Brion James was a big, burly beast of a man. He could play the gentle giant when necessary, but when you call up his most iconic moments, you think of toughs like Karsthans in “Flesh + Blood," Detective Ben Kehoe in both “48 Hrs.” movies (wherein he went from good cop to corrupt cop) and, of course, doomed replicant Leon Kowalski in “Blade Runner” (“Wake up! Time to die.”). When James showed up in a movie, something bad was about to go down.
A giant. Even when J.T. Walsh was playing an utterly despicable character (e.g. Sgt. Major Dickerson in “Good Morning America”), you were captivated by his cruelty. Walsh capably delivered the hissable goods, but he made you wonder why these guys were so hateful. A bad marriage or two? A big investment gone south? Hemorrhoids? He’s a ball of malevolence in “Red Rock West," “The Last Seduction” and “Backdraft," but he’s probably scariest as the wishy-washy studio exec Allen Habel in Christopher Guest’s “The Big Picture." Want to see how an adult drama can be reduced to a teen sex comedy in one pitch meeting? This is how it happens.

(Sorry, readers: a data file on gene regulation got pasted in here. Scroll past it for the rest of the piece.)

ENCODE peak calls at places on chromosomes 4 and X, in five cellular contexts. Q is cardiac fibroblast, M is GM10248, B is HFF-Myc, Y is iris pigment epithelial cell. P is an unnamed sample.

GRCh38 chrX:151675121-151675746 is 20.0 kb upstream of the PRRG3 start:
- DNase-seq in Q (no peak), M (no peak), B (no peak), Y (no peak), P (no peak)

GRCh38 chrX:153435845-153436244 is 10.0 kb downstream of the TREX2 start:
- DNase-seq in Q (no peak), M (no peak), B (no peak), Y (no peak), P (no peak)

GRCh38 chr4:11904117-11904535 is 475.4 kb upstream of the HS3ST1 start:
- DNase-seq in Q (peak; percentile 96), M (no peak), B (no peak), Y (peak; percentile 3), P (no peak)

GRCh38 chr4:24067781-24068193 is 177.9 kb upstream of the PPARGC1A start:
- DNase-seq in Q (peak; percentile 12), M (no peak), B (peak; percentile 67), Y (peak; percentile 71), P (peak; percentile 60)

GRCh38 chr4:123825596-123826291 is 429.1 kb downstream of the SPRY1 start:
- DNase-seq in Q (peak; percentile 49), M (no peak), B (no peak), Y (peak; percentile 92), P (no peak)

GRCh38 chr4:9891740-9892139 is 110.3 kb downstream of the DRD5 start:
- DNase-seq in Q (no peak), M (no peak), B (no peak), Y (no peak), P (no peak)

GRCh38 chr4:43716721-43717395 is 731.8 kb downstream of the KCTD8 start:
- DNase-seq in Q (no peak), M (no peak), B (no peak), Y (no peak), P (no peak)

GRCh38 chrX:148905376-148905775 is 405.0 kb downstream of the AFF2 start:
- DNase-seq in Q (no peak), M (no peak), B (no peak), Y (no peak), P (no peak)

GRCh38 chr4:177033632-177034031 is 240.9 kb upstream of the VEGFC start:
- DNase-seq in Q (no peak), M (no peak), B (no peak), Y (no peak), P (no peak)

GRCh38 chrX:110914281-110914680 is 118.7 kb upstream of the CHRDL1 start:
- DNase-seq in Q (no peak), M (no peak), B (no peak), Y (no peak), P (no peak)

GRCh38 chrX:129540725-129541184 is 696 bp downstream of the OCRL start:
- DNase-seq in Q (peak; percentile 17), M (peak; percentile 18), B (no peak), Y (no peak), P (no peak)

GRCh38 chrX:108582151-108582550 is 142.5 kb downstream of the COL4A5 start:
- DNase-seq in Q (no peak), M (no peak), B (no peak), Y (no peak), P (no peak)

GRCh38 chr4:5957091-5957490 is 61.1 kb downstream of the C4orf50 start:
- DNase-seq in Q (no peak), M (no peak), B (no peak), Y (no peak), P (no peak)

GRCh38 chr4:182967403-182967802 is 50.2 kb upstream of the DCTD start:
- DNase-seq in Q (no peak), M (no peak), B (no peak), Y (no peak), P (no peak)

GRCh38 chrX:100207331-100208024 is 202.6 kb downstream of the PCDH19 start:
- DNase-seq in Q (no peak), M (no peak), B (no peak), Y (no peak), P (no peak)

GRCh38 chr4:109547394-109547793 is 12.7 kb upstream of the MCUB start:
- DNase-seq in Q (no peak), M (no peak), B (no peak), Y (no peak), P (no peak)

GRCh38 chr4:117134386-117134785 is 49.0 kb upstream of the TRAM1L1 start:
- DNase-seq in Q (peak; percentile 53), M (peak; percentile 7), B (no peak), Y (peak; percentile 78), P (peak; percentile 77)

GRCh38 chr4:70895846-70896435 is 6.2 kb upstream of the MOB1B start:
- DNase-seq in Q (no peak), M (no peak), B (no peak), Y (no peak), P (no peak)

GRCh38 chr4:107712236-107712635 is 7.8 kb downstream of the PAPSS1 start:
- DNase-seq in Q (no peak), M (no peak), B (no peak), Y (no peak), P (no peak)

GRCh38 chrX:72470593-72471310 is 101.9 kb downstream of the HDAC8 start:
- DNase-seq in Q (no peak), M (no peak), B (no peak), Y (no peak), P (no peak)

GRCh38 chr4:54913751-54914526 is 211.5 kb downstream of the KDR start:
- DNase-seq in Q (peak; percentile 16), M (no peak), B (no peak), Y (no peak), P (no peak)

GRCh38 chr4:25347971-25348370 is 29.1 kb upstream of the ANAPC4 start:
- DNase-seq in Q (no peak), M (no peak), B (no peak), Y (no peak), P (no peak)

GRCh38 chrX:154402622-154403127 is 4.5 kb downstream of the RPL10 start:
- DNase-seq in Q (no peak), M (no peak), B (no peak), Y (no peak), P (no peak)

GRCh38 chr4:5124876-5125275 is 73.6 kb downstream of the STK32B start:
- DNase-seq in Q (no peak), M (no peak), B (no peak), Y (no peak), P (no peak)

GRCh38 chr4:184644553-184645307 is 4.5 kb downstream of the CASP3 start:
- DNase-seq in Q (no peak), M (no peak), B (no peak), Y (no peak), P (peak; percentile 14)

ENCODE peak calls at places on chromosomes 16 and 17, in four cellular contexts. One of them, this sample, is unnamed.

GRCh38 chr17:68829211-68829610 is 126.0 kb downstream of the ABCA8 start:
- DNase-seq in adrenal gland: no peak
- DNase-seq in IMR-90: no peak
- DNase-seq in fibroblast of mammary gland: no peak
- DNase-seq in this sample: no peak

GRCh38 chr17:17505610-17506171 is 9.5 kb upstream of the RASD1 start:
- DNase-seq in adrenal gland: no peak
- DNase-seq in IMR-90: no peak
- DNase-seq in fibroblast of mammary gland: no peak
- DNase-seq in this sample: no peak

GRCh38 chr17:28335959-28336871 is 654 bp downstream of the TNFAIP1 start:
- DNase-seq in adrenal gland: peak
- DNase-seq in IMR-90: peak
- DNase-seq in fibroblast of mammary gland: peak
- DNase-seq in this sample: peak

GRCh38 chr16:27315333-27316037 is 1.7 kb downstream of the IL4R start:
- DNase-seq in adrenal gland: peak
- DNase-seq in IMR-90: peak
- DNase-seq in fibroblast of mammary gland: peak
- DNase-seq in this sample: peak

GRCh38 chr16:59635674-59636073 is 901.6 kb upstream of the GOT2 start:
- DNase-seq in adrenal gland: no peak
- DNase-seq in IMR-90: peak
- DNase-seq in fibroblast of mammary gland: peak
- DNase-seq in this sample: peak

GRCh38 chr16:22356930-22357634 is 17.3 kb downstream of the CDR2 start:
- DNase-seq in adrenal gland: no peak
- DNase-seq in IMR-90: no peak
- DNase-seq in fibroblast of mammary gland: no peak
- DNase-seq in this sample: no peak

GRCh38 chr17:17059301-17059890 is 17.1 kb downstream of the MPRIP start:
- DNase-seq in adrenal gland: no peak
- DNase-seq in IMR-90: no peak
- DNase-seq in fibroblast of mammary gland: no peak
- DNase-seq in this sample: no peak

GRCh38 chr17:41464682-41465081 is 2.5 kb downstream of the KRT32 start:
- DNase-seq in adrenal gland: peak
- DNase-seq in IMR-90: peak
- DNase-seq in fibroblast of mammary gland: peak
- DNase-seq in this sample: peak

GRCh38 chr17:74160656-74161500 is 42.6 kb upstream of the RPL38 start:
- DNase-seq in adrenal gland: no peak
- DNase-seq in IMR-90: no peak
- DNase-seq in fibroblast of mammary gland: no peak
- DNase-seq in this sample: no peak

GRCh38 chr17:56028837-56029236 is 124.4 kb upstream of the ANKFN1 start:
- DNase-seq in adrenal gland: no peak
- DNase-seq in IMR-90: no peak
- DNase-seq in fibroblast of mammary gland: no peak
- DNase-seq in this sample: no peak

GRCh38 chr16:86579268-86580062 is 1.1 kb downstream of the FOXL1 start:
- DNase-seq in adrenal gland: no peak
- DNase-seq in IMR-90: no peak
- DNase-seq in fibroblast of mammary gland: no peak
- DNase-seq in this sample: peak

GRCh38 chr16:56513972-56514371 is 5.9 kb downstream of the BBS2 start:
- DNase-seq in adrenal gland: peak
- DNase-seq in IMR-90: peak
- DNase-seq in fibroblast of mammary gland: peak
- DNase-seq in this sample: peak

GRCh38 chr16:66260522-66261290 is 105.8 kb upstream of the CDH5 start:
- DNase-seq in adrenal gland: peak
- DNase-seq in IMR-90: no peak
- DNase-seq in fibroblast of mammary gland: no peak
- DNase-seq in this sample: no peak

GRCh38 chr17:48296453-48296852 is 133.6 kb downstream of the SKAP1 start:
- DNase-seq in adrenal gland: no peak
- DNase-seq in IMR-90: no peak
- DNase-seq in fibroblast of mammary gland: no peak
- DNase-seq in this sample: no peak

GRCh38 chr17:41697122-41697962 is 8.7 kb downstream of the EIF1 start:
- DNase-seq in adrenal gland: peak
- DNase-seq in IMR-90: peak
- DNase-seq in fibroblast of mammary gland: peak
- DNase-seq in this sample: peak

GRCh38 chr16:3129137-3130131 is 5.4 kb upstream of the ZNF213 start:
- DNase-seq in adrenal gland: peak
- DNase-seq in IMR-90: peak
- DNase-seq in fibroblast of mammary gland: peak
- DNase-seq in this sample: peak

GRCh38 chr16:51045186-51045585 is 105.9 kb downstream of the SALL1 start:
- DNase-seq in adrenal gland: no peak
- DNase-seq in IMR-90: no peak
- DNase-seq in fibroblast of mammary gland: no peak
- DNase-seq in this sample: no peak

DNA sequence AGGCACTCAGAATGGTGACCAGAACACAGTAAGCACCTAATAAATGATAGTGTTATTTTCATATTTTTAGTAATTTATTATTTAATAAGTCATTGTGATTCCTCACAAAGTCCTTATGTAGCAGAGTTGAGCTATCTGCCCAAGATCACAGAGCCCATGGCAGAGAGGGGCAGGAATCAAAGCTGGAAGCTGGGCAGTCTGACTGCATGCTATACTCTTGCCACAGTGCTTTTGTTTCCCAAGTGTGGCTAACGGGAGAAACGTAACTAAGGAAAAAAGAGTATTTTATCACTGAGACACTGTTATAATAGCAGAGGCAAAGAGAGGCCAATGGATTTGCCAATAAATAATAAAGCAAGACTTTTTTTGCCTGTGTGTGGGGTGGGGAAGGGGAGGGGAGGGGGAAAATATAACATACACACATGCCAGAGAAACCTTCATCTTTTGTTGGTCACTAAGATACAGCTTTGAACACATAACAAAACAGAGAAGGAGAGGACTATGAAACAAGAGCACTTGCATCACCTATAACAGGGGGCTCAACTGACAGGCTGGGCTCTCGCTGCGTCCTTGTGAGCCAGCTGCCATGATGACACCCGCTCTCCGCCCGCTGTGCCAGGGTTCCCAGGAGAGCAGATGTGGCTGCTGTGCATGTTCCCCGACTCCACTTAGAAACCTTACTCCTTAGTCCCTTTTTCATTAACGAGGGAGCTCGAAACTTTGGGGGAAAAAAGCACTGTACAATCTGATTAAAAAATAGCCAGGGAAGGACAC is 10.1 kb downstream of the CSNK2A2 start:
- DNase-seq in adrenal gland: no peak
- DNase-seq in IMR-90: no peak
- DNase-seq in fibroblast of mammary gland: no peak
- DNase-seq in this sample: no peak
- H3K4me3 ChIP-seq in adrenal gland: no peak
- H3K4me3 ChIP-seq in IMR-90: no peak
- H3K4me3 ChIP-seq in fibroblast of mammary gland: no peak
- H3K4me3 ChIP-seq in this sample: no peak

Jeremy Smith is a freelance entertainment writer, and the author of "George Clooney: Anatomy of an Actor". His second book, "When It Was Cool", is due out in 2020.